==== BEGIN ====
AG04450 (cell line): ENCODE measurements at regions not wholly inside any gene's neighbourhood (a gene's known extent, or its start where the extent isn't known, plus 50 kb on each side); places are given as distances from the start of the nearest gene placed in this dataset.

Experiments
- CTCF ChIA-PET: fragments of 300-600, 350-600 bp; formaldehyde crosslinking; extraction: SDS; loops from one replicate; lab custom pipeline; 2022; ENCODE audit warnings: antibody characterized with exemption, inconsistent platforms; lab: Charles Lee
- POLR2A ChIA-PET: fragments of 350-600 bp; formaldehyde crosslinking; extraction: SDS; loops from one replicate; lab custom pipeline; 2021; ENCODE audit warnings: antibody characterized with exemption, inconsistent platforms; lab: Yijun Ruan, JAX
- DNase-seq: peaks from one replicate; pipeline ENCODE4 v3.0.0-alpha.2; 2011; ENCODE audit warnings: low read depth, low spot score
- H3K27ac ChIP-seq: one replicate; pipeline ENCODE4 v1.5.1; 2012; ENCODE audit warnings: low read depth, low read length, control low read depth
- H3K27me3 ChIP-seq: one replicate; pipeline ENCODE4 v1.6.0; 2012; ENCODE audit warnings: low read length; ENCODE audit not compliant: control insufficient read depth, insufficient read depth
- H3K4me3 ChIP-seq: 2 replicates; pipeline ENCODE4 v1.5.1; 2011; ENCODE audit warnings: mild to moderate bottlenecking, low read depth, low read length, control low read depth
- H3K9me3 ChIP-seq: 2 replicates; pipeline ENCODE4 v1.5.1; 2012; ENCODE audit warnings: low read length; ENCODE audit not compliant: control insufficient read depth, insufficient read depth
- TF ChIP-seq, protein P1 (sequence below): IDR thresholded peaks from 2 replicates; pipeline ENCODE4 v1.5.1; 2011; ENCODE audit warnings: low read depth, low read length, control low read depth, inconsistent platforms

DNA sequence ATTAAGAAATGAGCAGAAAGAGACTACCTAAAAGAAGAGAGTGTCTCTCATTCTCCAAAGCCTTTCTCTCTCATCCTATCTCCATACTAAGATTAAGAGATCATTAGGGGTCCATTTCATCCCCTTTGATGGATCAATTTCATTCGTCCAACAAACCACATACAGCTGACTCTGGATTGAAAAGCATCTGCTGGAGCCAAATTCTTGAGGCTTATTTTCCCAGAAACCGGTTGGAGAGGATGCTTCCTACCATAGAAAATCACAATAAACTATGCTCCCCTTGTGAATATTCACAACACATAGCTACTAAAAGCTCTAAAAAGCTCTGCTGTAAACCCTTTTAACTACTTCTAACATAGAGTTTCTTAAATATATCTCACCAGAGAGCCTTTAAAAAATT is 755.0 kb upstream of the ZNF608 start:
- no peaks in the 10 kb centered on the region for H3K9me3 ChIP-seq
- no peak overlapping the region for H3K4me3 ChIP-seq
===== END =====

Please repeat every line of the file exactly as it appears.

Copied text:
AG04450 (cell line): ENCODE measurements at regions not wholly inside any gene's neighbourhood (a gene's known extent, or its start where the extent isn't known, plus 50 kb on each side); places are given as distances from the start of the nearest gene placed in this dataset.

Experiments
- CTCF ChIA-PET: fragments of 300-600, 350-600 bp; formaldehyde crosslinking; extraction: SDS; loops from one replicate; lab custom pipeline; 2022; ENCODE audit warnings: antibody characterized with exemption, inconsistent platforms; lab: Charles Lee
- POLR2A ChIA-PET: fragments of 350-600 bp; formaldehyde crosslinking; extraction: SDS; loops from one replicate; lab custom pipeline; 2021; ENCODE audit warnings: antibody characterized with exemption, inconsistent platforms; lab: Yijun Ruan, JAX
- DNase-seq: peaks from one replicate; pipeline ENCODE4 v3.0.0-alpha.2; 2011; ENCODE audit warnings: low read depth, low spot score
- H3K27ac ChIP-seq: one replicate; pipeline ENCODE4 v1.5.1; 2012; ENCODE audit warnings: low read depth, low read length, control low read depth
- H3K27me3 ChIP-seq: one replicate; pipeline ENCODE4 v1.6.0; 2012; ENCODE audit warnings: low read length; ENCODE audit not compliant: control insufficient read depth, insufficient read depth
- H3K4me3 ChIP-seq: 2 replicates; pipeline ENCODE4 v1.5.1; 2011; ENCODE audit warnings: mild to moderate bottlenecking, low read depth, low read length, control low read depth
- H3K9me3 ChIP-seq: 2 replicates; pipeline ENCODE4 v1.5.1; 2012; ENCODE audit warnings: low read length; ENCODE audit not compliant: control insufficient read depth, insufficient read depth
- TF ChIP-seq, protein P1 (sequence below): IDR thresholded peaks from 2 replicates; pipeline ENCODE4 v1.5.1; 2011; ENCODE audit warnings: low read depth, low read length, control low read depth, inconsistent platforms

DNA sequence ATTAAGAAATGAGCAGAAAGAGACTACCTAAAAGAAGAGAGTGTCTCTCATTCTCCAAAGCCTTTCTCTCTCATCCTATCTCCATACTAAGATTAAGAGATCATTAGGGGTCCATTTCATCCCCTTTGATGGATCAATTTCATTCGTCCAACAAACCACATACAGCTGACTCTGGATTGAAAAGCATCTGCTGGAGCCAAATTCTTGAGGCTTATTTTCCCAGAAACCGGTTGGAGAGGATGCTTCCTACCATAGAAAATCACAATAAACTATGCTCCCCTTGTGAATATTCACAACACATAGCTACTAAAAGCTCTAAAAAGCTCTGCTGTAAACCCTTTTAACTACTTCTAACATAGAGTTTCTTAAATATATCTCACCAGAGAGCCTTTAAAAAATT is 755.0 kb upstream of the ZNF608 start:
- no peaks in the 10 kb centered on the region for H3K9me3 ChIP-seq
- no peak overlapping the region for H3K4me3 ChIP-seq